FC St. Pauli – Fabian Hürzeler in an interview: “Mehmet Scholl was outstanding”

At 29, Fabian Hürzeler is one of the most talented coaches in German professional football. Hürzeler has been assistant coach to head coach Timo Schultz at FC St. Pauli for two years.

In an interview with SPOX and GOAL Hürzeler talks about his exciting career path from player-coach in amateur football to the first steps in the professional field.

Hürzeler also reveals why Bayern legend Mehmet Scholl was an important person in his development as a coach, why he doesn’t complain as much as he did when he was younger and why he still kicks the ball himself.

Mr. Hürzeler, four years ago we did a big interview that obviously made a few waves at the time, didn’t it?

Fabian Huerzeler: (laughs) That’s right. I got a few questions about a statement from the last interview with you.

Fabian Hürzeler: “Running gag when I came to Pauli”

Huerzeler: The phrase was spoken far into the future, but not everyone perceived it that way. It was an offensive sentence, out of youthful carelessness and a certain naivety. In essence, I still stand by the statement today. I know that it is a very, very long way and I currently feel very privileged to be able to work as an assistant coach at FC St. Pauli in the second division at such a young age. That is not something that can be taken for granted and I appreciate that very much. But it is still important to have goals and vision. I’m a very ambitious person. I don’t just want to live for the day. The same goes for working with a team. I don’t go to training and say we’ll do it today, we’ll do it tomorrow. You need a clear goal. You have to know where you want to go. What you want to achieve in life. What you get up for every day. I think that’s very important as a guide.

Especially as you enter in a positive sense football madman. Are you still looking at all sorts of things?

Huerzeler: (laughs) It’s gotten better. I did watch Galatasaray against Basaksehir, but that was under pressure from our goalkeeping coach, who used to be with Fener. Otherwise, I’ve ended up more in the mainstream than I used to. To be honest, I don’t have that much time anymore. Of course, I watch our games very closely, as well as the opponent’s games and the competition in general in the 2nd division. Plus the Bundesliga, Premier League or Italian football, which I still admire, there’s not much room left for anything exotic. Of course you try to absorb things all the time and then you always think about whether there is something you can transfer to your club.

So the obsession definitely stayed?

Huerzeler: Absolutely. It’s still the case that I play a lot with football. It’s just my passion, nothing will change in this life. In the interview I said at the time how much the coaching life surprised me because the difference to the playing life is so stark and you can never switch off. After a defeat you think a lot and even after victories you constantly question yourself. From my point of view, it is even more important here, because otherwise you always run the risk of becoming complacent, which is the worst thing. That’s why it’s rattling in your head all the time. Luckily, I’ve learned to take time off now.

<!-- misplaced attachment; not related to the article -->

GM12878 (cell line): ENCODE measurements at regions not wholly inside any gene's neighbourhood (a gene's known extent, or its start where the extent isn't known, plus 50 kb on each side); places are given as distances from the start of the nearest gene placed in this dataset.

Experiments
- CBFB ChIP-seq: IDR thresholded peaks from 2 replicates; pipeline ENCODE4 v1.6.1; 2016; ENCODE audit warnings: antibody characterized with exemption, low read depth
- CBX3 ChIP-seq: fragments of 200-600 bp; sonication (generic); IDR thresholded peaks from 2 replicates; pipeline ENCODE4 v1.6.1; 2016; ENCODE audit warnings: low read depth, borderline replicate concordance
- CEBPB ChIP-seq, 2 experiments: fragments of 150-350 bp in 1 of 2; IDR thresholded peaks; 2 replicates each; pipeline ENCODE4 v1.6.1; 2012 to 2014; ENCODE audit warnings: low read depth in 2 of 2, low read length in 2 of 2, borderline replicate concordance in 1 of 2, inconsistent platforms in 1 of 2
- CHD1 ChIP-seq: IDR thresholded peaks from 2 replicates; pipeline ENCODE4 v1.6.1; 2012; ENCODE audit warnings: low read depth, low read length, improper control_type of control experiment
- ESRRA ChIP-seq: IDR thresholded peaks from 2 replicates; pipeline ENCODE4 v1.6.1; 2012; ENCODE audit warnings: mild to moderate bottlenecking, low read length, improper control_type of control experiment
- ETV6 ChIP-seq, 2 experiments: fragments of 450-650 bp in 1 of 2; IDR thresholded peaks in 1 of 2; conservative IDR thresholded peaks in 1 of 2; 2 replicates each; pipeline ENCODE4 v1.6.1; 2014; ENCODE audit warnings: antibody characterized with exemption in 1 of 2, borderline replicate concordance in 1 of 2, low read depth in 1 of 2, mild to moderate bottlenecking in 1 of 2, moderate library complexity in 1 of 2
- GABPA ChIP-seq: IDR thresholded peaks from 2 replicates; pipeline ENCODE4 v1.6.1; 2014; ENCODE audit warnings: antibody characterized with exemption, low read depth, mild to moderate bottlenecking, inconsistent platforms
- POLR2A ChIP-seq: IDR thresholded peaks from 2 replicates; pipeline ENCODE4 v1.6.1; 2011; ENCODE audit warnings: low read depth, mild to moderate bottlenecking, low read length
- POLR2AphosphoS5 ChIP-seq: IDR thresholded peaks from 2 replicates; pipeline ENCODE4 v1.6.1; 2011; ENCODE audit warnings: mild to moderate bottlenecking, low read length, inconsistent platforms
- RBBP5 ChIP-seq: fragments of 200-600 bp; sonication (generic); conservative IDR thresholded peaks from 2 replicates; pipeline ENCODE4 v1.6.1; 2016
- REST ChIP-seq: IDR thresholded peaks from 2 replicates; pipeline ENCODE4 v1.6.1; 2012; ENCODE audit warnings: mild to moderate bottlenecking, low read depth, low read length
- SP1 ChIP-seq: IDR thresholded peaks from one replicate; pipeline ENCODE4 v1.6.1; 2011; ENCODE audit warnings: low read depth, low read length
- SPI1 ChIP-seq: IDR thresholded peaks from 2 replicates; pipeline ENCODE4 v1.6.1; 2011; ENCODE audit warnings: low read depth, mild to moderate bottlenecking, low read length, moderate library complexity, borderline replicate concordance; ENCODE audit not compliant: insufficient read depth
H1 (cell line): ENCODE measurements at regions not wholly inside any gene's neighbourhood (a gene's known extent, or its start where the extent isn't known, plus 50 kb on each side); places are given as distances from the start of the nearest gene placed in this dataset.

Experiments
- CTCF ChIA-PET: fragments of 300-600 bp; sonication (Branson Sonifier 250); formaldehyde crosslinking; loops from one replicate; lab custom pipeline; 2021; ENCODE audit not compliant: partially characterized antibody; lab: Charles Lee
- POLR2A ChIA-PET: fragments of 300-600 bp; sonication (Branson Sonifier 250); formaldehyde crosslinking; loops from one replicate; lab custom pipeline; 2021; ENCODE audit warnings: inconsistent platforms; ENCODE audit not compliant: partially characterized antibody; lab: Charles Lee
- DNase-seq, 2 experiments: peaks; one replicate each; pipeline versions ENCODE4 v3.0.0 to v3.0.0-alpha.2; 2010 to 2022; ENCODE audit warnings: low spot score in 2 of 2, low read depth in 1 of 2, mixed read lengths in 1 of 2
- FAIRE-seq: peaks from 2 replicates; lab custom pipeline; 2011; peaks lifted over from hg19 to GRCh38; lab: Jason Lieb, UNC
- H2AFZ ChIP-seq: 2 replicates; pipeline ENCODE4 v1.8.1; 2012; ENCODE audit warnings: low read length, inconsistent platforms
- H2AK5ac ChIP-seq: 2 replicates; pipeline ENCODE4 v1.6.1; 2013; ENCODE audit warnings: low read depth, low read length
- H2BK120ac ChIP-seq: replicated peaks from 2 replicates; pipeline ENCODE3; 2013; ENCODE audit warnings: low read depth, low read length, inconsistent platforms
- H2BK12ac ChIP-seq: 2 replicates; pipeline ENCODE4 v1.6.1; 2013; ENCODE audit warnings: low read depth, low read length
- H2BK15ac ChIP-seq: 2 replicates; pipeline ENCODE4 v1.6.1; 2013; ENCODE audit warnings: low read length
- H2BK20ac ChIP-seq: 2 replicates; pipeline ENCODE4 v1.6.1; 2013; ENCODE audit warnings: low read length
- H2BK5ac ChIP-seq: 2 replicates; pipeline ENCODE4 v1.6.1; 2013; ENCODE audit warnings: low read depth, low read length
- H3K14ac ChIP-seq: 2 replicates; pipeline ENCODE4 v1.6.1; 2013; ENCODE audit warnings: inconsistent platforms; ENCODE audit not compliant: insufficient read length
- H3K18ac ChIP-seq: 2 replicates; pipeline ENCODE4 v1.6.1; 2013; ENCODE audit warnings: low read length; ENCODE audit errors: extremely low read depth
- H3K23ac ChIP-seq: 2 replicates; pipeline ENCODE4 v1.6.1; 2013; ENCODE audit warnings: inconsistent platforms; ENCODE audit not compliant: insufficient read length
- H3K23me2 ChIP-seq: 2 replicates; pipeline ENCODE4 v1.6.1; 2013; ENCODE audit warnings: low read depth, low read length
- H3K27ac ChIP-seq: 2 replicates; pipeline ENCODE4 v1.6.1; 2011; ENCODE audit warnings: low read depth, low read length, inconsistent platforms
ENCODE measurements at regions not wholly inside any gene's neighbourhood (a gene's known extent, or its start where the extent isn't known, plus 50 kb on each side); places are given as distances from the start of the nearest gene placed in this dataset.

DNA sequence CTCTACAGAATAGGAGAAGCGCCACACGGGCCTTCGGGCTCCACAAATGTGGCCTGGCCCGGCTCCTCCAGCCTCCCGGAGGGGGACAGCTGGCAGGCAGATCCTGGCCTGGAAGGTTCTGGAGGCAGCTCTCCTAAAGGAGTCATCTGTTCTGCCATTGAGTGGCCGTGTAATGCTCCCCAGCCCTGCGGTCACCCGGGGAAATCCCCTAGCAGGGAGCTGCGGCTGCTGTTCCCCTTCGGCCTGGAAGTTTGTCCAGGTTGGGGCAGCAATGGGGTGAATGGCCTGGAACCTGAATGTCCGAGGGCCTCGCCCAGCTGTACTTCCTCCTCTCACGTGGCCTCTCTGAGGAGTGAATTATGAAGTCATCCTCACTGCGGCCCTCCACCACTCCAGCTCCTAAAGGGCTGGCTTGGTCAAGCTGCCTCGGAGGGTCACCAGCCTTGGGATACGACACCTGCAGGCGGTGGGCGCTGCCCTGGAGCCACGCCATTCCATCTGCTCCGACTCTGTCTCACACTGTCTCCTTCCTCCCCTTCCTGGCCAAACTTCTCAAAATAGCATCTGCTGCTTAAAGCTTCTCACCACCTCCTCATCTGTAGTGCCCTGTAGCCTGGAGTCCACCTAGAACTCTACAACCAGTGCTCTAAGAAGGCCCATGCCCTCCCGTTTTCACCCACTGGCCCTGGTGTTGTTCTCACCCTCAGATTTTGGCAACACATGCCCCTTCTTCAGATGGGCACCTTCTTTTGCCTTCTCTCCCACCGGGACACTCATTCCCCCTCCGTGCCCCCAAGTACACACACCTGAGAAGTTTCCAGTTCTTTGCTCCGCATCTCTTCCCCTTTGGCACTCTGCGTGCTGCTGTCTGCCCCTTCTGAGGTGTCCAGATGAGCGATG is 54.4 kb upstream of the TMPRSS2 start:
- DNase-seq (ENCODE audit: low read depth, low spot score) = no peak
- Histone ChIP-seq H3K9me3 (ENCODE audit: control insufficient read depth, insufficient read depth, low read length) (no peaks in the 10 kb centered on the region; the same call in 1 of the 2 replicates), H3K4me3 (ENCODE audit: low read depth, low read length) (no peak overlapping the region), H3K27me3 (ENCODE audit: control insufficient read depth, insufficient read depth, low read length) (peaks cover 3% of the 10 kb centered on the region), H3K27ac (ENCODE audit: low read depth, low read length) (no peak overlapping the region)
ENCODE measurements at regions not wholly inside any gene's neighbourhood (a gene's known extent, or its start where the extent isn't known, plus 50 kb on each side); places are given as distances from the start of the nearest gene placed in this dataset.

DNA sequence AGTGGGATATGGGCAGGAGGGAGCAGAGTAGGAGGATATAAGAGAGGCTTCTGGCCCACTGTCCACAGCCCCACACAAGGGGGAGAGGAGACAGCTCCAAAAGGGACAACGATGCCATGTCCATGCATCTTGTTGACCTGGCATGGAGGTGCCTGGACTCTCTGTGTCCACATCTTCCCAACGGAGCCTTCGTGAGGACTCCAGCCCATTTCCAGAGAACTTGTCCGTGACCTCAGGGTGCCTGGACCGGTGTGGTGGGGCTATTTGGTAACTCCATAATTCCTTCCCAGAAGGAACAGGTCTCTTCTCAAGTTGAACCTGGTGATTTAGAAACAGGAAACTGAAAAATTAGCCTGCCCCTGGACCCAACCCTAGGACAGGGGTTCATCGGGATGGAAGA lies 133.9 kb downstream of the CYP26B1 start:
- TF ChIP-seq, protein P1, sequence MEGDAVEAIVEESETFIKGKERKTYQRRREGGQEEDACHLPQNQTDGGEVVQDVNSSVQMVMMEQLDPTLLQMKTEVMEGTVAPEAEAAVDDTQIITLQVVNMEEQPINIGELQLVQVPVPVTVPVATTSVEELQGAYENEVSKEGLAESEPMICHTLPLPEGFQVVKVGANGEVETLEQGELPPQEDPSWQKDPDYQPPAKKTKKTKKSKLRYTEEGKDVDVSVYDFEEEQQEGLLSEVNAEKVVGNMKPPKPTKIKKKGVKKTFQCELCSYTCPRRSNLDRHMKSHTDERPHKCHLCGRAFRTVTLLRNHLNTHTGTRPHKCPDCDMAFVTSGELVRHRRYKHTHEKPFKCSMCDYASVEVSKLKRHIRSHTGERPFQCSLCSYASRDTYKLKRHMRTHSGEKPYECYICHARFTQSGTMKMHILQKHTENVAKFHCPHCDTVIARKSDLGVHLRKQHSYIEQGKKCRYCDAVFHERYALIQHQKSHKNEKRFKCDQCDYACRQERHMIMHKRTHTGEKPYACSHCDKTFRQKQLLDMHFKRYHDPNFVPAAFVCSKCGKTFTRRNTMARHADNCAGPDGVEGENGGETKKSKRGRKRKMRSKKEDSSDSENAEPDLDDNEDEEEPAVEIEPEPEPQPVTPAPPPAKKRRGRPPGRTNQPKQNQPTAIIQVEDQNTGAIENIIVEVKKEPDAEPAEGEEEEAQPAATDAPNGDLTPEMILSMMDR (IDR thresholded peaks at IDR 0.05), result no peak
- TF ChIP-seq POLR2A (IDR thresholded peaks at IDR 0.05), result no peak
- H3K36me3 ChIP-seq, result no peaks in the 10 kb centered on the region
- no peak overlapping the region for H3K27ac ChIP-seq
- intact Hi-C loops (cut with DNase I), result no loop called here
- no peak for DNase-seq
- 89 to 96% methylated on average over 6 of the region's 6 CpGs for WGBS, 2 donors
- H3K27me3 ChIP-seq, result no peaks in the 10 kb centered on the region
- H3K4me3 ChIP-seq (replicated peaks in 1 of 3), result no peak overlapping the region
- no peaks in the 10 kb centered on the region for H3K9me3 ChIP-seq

You were player-coach in Pipinsried in amateur football and you were assistant coach at the DFB in the youth sector before you came to St. Pauli. Looking back, what was that time like?

Huerzeler: I am extremely grateful for the time. It was worth its weight in gold to be able to gain experience in amateur football on the one hand and to be able to get to know the professional association structures at the DFB on the other. And now, as a professional club, St. Pauli is the perfect next step. I’m also happy to be at such a special club as FC St. Pauli. A club that stands for certain values ​​that we try to carry into the stadium. It is well known that St. Pauli fights against racism, homophobia, fascism and discrimination. And we are a club that is also on the pitch for virtues that I can identify with. When we come onto the pitch, we work, run, fight. We stand for emotional, passionate and sometimes wild football. That fits perfectly with my personality, because I’m also a very emotional and passionate guy.

Huerzeler: (laughs) That was the running gag when I came to St. Pauli. A quiz was held at the training camp and my card statistics were alluded to with a combination of numbers.

46 yellow cards, 5 yellow-red cards, 1 red card. In 87 games. Not bad. In Pipinsried it was also said for a long time that you couldn’t get your bitching under control.

Huerzeler: I’ll never be a coach who sits calmly on the bench, that wouldn’t be me, but I’ve actually calmed down. I’ve only gotten one yellow card as an assistant coach since I’ve been here. I’ve also given it a lot of thought, because it’s a fact that a team behaves like the coach. You definitely have an impact with your behavior. Let’s think of Carlo Ancelotti at Real. What an impressive personality. The calm and coolness he exudes is definitely a factor that carries over to the team. So you have to ask yourself: Am I helping the team if, for example, I keep attacking the referee? On the other hand, it can also have a rousing effect. Emotions are a must for me, but I’ve found a better balance for myself – that was definitely an important development step for me.

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